AGRICULTURAL ROBOTS Ecrobotix, a Swiss technology firm has a solar-controlled ‘bot that not only can identify weeds but thereafter can treat them. Naio Technologies based in southwestern France has developed a robot with the ability to weed, hoe, and assist during harvesting. Energid Technologies has developed a citrus picking system that retrieves one piece of fruit every 2-3 seconds and Spain-based Agrobot has taken the treachery out of strawberry picking. Meanwhile, Blue River Technology has developed the LettuceBot2 that attaches itself to a tractor to thin out lettuce fields as well as prevent herbicide-resistant weeds. And that’s only scratching the finely-tilled soil.
INDUSTRIAL FLOOR SCRUBBERS The Global Automatic Floor Scrubber Machine boasts a 1.6HP motor that offers 113″ water lift, 180 RPM and a coverage rate of 17,000 sq. ft. per hour
These examples all come from the aptly-named site www.willrobotstakemyjob.com because while these functions are labour-saving and ripe for automation, the increasing use of artificial intelligence in the workplace will undoubtedly lead to increasing reliance on machines and a resulting swathe of human redundancies in a broad spectrum of industries and services.
This process has been greatly boosted by the global pandemic due to a combination of a workforce on furlough, whether by decree or by choice, and the obvious advantages of using virus-free machines – I don’t think computer viruses count! For example, it was suggested recently that their use might have a beneficial effect in care homes for the elderly, solving short staffing issues and cheering up the old folks with the novelty of having their tea, coffee and medicines delivered by glorified model cars. It’s a theory, at any rate.
Already,customers at the South-Korean fast-food chain No Brand Burger can avoid any interaction with a human server during the pandemic. The chain is using robots to take orders, prepare food and bring meals out to diners. Customers order and pay via touchscreen, then their request is sent to the kitchen where a cooking machine heats up the buns and patties. When it’s ready, a robot ‘waiter’ brings out their takeout bag.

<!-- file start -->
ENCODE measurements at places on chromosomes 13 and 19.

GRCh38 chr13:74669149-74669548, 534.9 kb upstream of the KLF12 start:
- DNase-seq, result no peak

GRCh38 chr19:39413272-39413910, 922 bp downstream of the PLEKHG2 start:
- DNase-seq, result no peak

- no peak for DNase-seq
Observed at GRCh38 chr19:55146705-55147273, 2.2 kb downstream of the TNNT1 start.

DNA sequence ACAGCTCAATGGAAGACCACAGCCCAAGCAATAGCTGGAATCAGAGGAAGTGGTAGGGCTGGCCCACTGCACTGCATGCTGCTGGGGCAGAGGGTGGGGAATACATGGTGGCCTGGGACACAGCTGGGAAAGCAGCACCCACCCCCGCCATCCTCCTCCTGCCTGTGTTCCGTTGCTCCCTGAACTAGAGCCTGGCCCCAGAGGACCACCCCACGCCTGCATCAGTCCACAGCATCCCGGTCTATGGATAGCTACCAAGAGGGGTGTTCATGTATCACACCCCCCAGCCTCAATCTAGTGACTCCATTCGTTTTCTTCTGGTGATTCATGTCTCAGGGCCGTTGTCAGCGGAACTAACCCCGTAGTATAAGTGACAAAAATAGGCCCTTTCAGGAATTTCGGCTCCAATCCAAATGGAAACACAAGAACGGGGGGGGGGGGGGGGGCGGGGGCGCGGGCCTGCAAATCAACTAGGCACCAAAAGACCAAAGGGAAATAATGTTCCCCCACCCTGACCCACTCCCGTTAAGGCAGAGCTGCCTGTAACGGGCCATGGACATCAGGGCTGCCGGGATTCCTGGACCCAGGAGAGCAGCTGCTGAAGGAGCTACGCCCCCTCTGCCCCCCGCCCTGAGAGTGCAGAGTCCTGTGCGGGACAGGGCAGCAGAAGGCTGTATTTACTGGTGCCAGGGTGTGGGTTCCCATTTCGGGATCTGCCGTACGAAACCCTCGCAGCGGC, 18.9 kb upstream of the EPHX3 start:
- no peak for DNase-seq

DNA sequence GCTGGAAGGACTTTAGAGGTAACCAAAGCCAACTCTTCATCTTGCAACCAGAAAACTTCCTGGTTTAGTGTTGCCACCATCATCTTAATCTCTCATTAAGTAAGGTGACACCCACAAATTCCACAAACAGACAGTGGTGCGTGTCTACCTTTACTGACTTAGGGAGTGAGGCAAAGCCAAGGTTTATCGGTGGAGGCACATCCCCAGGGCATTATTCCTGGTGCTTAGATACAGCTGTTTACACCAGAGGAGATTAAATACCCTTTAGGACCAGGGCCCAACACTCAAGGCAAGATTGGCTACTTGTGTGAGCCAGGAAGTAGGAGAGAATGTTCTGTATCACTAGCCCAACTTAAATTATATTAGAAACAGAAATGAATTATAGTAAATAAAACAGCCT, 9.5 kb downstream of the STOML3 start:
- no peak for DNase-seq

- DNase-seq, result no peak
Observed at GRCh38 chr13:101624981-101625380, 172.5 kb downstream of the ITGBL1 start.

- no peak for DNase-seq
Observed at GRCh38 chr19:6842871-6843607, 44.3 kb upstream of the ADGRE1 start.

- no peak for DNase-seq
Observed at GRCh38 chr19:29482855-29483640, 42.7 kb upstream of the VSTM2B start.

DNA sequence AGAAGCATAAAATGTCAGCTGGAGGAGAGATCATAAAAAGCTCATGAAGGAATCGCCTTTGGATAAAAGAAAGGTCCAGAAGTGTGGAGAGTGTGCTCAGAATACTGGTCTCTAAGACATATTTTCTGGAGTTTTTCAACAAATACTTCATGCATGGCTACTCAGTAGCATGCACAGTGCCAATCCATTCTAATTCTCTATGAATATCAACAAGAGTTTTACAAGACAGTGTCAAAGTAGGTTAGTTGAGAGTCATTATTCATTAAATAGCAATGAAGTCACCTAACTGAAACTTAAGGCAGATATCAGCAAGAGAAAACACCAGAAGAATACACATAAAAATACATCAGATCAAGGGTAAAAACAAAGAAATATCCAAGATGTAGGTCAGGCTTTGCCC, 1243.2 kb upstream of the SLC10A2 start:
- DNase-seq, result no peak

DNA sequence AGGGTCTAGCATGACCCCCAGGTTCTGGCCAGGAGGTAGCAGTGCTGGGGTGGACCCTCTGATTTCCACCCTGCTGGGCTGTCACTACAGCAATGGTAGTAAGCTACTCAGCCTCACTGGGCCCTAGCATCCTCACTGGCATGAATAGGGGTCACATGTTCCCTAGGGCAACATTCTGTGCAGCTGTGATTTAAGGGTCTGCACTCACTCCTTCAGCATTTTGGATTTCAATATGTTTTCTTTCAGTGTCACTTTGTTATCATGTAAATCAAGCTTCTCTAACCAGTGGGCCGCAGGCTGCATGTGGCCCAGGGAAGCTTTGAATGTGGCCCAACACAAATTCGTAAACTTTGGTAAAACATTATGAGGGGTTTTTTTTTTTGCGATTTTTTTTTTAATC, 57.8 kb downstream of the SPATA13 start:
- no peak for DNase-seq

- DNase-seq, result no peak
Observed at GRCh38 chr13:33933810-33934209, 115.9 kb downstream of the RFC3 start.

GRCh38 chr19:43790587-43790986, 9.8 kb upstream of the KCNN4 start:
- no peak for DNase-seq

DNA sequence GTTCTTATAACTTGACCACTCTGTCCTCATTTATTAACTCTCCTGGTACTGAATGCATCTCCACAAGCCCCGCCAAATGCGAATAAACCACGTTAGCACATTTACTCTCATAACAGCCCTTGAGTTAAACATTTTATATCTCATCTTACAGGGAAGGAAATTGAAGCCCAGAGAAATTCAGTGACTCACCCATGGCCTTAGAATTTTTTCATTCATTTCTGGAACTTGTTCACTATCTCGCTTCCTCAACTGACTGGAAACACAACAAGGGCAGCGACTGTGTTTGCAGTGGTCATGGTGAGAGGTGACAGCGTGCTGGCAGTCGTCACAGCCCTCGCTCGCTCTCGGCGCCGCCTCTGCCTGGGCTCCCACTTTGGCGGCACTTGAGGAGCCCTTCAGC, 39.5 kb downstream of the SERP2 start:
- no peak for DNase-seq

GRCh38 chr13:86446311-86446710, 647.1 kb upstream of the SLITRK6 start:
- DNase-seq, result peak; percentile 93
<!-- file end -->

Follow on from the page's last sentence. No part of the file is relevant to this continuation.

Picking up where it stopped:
‘This is the first time I’ve actually seen such robots, so they are really amazing and fun,’ Shin Hyun Soo, an office worker at No Brand in Seoul for the first time, told the AP.
Human workers add toppings to the burgers and wrap them up in takeout bags before passing them over to yellow-and-black serving robots, which have been compared to Minions.
Also in Korea, the Italian restaurant chain Mad for Garlic is using serving robots even for sit-down customers. Using 3D space mapping and other technology, the electronic ‘waiter,’ known as Aglio Kim, navigates between tables with up to five orders. Mad for Garlic manager Lee Young-ho said kids especially like the robots, which can carry up to 66lbs in their trays.
These catering robots look nothing like their human counterparts – in fact they are nothing more than glorified food trolleys so using our thumb rule from the movies, mankind is safe from imminent takeover but clearly Korean hospitality sector workers’ jobs are not.
And right there is the dichotomy – replacement by stealth. Remote-controlled robotic waiters and waitresses don’t need to be paid, they don’t go on strike and they don’t spread disease so it’s a sure bet their army is already on the march.
But there may be more redundancies on the way as well. Have you noticed how AI designers have an inability to use words of more than one syllable? So ‘robot’ has become ‘bot’ and ‘android’ simply ‘droid? Well, guys, if you continue to build machines ultimately smarter than yourselves you ‘rons may find yourself surplus to requirements too – that’s ‘moron’ to us polysyllabic humans”!